Refugees from Cameroon and Kongo
Updated: Aug 7, 2019
A large group of central Africans keeps mostly to themselves. I meet some women in the Second Hand Boutique. I see in their eyes that it must have been hard- and they shield themselves from more pain by not talking about their journey. Here are short stories of three African men.
Socrate Aristote is a pensive man, a poet, often quoting from the bible or philosophers. Did he self-select his name? He left Kameroun after a land dispute that went violent. He has no children of his own but had been taking care of his sister’s child. Both parents had dies of AIDS. I did not find out how old the child is now and where he/she is.
In his farewell note to me he writes this poem:
tous seront comme cet arbre avec ses feuilles, ses branches et ses fruits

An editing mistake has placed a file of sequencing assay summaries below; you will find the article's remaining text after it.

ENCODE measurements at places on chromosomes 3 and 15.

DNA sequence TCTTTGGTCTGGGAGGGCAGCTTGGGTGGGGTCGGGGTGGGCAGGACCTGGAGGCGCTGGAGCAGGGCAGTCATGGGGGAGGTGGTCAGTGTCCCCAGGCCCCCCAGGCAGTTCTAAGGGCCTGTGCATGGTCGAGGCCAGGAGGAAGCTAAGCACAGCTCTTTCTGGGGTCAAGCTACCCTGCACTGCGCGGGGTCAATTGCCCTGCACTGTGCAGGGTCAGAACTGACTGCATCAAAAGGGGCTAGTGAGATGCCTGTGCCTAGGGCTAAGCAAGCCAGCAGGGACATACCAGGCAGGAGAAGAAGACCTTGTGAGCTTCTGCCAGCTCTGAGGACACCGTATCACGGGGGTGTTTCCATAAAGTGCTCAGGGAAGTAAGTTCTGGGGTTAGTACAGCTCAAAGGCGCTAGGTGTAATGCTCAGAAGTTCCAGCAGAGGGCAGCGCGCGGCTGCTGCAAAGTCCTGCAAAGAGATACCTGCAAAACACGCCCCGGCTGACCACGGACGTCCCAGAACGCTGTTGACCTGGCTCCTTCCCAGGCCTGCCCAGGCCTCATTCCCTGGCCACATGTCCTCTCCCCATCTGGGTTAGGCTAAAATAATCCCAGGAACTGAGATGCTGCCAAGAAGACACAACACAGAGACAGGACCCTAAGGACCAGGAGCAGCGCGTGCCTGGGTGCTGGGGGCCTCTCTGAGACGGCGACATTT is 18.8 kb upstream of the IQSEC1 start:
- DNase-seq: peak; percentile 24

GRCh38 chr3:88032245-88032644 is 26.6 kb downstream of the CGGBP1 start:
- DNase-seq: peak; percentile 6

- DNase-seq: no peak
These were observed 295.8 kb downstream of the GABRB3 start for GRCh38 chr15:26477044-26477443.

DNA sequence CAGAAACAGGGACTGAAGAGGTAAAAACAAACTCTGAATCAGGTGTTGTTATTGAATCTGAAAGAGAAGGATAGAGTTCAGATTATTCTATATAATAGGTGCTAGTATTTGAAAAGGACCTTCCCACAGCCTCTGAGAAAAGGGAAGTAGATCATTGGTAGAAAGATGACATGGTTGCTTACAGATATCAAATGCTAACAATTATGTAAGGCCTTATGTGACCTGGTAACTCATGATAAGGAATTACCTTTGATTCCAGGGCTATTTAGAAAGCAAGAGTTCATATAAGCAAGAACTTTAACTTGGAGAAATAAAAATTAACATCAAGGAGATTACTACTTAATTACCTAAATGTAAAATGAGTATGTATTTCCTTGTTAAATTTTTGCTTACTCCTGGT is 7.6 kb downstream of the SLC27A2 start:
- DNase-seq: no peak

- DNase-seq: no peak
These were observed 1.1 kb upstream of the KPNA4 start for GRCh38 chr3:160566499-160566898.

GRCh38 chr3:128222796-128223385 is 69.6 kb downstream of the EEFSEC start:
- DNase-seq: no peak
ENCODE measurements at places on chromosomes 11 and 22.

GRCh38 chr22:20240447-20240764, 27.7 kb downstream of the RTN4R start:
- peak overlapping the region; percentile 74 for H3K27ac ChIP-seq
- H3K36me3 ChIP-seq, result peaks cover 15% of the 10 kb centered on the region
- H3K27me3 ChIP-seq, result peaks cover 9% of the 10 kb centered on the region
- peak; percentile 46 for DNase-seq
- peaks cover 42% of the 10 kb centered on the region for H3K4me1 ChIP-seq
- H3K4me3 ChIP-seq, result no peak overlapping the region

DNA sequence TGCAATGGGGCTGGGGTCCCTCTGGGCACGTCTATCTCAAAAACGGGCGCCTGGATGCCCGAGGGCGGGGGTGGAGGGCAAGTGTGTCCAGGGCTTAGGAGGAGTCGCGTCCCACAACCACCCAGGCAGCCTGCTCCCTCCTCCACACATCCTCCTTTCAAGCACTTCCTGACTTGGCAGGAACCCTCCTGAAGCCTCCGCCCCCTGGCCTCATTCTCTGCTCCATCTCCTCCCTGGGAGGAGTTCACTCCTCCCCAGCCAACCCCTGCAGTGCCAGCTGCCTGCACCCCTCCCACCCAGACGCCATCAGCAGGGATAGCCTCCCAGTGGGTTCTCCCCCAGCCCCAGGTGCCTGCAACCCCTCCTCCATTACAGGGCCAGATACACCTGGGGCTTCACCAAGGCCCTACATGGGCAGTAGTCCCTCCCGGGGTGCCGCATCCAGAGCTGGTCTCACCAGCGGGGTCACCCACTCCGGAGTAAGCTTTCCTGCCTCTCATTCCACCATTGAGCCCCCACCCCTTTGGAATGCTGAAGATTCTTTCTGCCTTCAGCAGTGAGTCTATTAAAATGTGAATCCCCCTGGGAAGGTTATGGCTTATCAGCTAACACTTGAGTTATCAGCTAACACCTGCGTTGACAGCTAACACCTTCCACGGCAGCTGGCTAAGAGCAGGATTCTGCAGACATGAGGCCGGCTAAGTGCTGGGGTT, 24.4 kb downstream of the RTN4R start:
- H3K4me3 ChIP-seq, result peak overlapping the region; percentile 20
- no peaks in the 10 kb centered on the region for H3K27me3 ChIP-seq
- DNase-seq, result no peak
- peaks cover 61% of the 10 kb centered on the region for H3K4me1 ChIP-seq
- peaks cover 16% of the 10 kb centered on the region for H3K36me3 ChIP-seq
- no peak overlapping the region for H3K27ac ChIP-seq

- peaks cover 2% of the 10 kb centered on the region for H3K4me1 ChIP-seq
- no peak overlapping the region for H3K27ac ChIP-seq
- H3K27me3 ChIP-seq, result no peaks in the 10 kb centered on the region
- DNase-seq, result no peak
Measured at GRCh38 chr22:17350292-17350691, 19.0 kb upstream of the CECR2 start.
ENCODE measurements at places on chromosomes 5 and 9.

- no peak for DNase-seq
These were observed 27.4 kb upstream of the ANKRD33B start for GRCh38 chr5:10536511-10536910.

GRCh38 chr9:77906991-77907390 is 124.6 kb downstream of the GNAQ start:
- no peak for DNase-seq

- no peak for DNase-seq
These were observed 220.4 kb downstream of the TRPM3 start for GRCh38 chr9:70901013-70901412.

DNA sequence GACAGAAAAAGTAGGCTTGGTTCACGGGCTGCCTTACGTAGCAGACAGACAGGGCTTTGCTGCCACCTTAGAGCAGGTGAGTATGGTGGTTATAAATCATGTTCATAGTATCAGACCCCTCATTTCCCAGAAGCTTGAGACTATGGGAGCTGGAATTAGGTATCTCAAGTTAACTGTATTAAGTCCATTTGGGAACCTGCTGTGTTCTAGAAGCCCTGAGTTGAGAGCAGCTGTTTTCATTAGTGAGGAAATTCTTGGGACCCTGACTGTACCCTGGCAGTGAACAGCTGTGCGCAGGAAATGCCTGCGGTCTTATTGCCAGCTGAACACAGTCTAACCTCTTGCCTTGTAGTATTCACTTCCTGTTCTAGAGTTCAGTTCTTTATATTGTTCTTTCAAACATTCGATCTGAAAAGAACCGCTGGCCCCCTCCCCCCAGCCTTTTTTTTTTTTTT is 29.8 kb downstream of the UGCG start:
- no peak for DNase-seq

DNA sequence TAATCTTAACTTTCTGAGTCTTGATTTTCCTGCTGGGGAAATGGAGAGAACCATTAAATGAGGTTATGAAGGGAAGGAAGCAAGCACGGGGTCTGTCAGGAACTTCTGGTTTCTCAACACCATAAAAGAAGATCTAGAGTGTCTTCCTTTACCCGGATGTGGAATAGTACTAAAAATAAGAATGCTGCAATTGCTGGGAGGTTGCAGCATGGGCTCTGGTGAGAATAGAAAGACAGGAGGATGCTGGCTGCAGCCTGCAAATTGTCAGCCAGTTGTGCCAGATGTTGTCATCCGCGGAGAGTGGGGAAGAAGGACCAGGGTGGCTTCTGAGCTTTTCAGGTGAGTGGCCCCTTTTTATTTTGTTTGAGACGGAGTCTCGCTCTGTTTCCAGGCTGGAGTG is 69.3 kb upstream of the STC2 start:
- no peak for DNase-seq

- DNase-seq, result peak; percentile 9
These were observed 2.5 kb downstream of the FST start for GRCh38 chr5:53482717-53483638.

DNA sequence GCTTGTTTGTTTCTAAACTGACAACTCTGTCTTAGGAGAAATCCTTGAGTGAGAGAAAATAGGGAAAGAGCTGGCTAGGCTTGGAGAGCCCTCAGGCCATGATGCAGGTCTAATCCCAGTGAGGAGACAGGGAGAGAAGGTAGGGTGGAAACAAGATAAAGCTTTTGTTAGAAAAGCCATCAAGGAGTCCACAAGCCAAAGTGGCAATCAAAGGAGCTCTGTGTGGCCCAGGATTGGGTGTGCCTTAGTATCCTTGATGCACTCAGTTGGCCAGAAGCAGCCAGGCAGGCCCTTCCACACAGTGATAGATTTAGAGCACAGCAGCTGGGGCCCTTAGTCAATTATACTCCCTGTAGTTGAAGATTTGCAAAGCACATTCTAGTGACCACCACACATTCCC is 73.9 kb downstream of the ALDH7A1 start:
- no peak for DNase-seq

on il y’aura ni couleur de peau, ni racism, ni marginalisation,
ni faible, ni fort, ni pauvre, ni riche,
un monde au sein d’un coeur.
(I translate) A World
all will be like this tree with its leaves, branches and fruits
there will be no skin color, no racism, no marginalization,
no weak, no strong, no poor, no rich,
a world within a heart.
One of the few older man, Simba, is from Congo – in a low-voiced friendly French he tells me the origin of his name. He is a twin.
"And in Congo all first born twins are named Simba."
He works at the panted old van that is now a multi-language “Bibliothèque” here with Jean-Pierre, small, friendly man who prefers his quiet place and prefers not to tell his story. (Image on the right by Xavier, a fellow-volunteer from Spain. clock for full size)